Online Data Expeditions: A Wrapup

March 4, 2013 in Data Expeditions

A special thank you to all of those who took part in the first round of experimental online data expeditions. An even bigger thank you to those who took part in the retrospectives at the end of the sessions to let us know your thoughts.

After the success of the offline data expeditions, (see more here and here), we wanted to see how they worked online.

It’s fair to say that online presented its own challenges but we’re very happy with how they turned out overall. We’ve learned a huge amount about how people prefer to organise themselves online, what roles people should play in a team and how much support is needed to guide groups through these expeditions online. We’ve tried to encapsulate these as fully as possible in our revamped Data Expeditions page and our new fangled Guide for Guides.

In this blog post, we highlight some of the highlights from the various groups in the data expeditions – read on to learn how the groups fared!

Hard Working Aunts Dunk some Donuts

The second of our data expedition groups to touch home with a report was the “Hard Working Aunts”. Certainly living up to their name, they produced not only a detailed, day by day log of their activities, but also several fantastic outputs…

The contributors of this largest expedition group are too numerous to mention and although we show mainly the visible outputs here, careful consideration went equally into formulating the question of obesity and how it could be framed and investigated. “Maybe we should research clothing sizes around the world,” says one aunt “Poorer [US] states tend to have proportionally more fast food restaurants and proportionally higher BMIs” while others wished to look into other countries, Brazil, Scotland, India, China. 3 weeks of speccing and debating later…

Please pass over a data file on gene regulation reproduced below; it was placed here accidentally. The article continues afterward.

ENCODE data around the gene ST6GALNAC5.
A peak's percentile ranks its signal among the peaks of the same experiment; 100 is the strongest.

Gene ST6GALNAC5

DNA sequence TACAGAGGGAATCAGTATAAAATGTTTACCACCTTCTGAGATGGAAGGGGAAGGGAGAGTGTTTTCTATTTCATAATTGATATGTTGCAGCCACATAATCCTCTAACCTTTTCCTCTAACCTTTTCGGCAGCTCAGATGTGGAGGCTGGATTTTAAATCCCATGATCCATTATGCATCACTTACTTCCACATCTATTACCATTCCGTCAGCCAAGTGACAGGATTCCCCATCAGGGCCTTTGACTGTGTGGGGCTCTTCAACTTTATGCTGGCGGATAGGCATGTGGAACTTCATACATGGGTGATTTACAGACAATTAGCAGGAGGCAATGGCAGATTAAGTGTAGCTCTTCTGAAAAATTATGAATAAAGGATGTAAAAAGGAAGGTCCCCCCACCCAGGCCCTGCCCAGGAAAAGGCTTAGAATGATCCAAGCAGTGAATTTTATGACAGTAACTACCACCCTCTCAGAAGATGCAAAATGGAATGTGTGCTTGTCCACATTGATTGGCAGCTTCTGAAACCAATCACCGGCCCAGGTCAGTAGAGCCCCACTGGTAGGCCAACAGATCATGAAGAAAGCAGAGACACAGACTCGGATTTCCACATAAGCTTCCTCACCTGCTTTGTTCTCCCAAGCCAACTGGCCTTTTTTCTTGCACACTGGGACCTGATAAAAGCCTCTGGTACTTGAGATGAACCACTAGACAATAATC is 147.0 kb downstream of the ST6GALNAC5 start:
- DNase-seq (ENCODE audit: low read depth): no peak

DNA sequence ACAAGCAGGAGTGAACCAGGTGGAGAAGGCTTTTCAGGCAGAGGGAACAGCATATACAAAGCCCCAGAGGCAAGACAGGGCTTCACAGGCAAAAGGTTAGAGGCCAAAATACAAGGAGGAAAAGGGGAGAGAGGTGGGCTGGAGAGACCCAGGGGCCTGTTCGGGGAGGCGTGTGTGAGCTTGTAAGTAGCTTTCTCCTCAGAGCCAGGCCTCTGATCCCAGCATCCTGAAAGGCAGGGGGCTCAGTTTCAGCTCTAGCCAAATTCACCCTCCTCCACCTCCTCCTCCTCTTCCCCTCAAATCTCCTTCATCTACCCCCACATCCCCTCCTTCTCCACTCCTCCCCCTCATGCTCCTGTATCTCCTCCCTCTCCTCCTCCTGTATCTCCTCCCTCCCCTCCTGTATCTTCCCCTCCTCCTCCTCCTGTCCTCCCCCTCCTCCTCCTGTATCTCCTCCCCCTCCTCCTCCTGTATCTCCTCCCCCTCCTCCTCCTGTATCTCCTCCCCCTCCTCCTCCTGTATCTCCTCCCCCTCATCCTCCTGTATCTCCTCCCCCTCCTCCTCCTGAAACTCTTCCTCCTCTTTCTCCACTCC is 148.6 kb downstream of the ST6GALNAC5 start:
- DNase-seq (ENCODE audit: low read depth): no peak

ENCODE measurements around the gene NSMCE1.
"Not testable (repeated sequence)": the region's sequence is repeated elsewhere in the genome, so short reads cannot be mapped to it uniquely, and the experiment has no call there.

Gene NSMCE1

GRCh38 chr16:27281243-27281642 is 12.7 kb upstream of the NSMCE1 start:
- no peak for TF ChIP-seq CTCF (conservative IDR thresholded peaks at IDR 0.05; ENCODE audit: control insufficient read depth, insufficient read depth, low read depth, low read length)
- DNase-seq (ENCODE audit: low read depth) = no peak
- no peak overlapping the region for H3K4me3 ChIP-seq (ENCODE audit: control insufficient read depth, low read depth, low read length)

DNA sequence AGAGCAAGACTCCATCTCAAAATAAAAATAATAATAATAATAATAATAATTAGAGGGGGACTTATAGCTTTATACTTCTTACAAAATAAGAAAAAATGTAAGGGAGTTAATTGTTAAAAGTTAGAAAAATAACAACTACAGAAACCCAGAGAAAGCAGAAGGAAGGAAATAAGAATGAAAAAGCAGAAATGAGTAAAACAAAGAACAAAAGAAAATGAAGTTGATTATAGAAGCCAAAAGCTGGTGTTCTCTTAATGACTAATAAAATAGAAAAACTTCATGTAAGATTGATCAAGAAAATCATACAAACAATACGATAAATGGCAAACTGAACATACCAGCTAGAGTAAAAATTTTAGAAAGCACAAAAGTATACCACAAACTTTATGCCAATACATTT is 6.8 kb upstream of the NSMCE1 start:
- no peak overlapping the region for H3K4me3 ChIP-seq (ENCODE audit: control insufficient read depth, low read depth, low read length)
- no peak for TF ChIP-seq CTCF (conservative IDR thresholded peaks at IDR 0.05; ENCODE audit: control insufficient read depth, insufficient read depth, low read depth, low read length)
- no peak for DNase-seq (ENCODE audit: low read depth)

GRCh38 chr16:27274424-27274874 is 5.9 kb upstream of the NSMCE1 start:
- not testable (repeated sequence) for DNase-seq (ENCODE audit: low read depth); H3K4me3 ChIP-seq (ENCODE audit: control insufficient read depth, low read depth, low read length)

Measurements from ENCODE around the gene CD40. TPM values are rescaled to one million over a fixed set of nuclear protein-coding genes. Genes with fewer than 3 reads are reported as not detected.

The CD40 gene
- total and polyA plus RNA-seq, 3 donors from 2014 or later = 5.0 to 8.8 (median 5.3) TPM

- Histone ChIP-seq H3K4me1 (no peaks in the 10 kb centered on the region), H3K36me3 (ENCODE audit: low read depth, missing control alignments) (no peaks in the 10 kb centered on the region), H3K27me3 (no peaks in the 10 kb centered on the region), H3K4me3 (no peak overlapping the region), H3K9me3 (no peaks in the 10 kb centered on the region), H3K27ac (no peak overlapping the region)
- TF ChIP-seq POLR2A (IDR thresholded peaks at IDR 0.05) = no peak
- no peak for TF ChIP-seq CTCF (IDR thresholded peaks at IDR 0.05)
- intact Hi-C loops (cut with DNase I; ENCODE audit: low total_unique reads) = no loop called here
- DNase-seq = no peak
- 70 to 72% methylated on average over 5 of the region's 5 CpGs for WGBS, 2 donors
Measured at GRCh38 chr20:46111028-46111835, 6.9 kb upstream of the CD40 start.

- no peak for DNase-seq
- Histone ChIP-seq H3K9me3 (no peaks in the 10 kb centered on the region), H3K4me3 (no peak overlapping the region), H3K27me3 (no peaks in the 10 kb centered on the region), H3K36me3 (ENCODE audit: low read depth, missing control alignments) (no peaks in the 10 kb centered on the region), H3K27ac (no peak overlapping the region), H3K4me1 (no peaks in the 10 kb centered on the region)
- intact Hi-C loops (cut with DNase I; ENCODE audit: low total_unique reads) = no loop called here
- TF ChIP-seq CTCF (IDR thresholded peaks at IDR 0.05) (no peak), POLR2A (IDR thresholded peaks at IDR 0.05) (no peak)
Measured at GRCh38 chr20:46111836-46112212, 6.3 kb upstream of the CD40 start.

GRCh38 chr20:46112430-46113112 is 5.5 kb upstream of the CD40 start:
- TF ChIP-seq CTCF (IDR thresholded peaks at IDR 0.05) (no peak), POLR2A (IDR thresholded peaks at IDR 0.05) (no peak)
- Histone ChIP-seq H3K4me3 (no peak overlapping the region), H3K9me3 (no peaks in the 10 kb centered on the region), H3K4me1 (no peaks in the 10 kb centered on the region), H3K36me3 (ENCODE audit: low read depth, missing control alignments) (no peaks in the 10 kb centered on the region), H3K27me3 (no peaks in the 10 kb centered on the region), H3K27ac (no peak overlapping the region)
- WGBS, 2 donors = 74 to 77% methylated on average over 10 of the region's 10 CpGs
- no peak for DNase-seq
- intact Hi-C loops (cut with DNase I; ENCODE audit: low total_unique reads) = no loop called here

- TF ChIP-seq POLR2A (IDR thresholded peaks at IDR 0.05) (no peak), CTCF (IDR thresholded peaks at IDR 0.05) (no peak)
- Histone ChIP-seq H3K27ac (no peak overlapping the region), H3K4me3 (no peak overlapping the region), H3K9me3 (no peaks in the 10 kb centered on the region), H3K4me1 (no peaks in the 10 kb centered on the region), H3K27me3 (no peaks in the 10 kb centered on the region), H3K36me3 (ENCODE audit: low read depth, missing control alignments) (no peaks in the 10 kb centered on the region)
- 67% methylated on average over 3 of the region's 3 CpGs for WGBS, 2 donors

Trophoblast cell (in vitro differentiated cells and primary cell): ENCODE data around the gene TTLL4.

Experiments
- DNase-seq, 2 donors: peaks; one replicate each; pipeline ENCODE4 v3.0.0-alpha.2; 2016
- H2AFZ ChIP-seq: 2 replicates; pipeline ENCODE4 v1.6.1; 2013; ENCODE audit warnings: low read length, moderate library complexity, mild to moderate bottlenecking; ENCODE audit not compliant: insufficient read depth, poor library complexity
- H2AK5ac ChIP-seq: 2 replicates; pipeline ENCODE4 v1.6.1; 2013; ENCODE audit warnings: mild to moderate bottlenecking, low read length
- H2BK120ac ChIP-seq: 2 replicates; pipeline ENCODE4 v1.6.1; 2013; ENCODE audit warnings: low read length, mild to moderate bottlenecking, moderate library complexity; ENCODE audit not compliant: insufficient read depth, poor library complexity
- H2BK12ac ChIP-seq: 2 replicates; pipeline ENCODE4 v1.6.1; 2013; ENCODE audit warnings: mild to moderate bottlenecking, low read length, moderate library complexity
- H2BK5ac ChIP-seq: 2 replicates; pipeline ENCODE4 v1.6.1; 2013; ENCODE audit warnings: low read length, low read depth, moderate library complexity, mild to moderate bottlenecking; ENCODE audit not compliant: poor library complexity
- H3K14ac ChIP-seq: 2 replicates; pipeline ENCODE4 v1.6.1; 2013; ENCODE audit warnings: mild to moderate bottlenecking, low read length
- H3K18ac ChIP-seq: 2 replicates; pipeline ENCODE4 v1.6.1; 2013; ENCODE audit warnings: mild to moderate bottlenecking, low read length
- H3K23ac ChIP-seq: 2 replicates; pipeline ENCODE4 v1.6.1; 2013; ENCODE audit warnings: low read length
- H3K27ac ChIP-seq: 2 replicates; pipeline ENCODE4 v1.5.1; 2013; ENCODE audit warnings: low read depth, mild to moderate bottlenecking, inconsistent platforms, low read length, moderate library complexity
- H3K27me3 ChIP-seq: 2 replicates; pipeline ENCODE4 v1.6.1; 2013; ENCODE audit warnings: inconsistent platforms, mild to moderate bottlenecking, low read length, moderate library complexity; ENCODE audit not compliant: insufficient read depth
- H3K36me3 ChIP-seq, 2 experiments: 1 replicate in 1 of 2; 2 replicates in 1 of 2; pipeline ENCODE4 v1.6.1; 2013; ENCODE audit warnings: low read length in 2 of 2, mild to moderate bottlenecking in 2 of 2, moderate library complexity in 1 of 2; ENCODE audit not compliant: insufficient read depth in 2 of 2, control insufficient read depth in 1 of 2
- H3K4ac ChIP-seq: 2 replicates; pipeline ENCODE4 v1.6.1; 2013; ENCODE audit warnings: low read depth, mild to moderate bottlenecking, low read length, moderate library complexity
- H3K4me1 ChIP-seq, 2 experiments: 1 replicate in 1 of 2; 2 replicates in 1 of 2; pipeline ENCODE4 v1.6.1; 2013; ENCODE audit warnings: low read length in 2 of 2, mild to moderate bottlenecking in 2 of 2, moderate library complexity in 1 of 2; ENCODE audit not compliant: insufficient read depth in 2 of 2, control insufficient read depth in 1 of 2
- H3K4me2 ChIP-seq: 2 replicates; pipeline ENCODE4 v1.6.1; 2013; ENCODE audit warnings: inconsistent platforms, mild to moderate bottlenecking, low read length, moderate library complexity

5 February: Aunt Michael H. creates some Fusion Table maps which show the BMI in a number of countries (Brazil, Bulgaria, Czech Republic, Finland, France, Germany, India, Italy, Poland, United Kingdom, USA) for 1990 till 2009. The data is taken from the FAO (food), WHO (BMI and inactivity), income/capita and Gini index (World Bank + EU).

1990: HWA Fusion Table 1
1995: HWA Fusion Table 2
2000: HWA Fusion Table 3
2005: HWA Fusion Table 4
2009: HWA Fusion Table 5

An additional view (Fusion Table) of the 2009 data shows the daily energy supply in calories (4 calorie ranges: 2000-2500, 2500-3000, 3000-3500 and 3500+:)

6 February: Patrick Hausmann finalises his project of a very elaborate map on fast food outlets in the USA. It can be found at He imported the food chain data James Bulmer and further processed it in order to be able to plot the outlet locations of six different fast food chains.

Conclusions: The fast food map of America speaks for itself in some senses – that’s a lot of outlets – and may help to explain some of America’s obesity statistics. It would be great to see some comparisons with other countries – or some explanation on why fast food outlets are so heavily concentrated towards the eastern states, but this is great work from the aunts!

The Resourceful Puffins Pick Up the Pointers

The Resourceful Puffins came up with lots of interesting ways to organise themselves online, from Google Plus groups, Google Hangouts to Concept Boards.

The Puffins were the Scouts of Data Land and have come up with a fantastic list of resources for anyone researching obesity and came up with a similarly impressive list of research and articles for how others had tackled and explored the problem. (Remember – the output of a data expedition does not have to be a flashy app – it can be anything one desires, such as a well-curated list such as this). Feel free to use and build on these resources!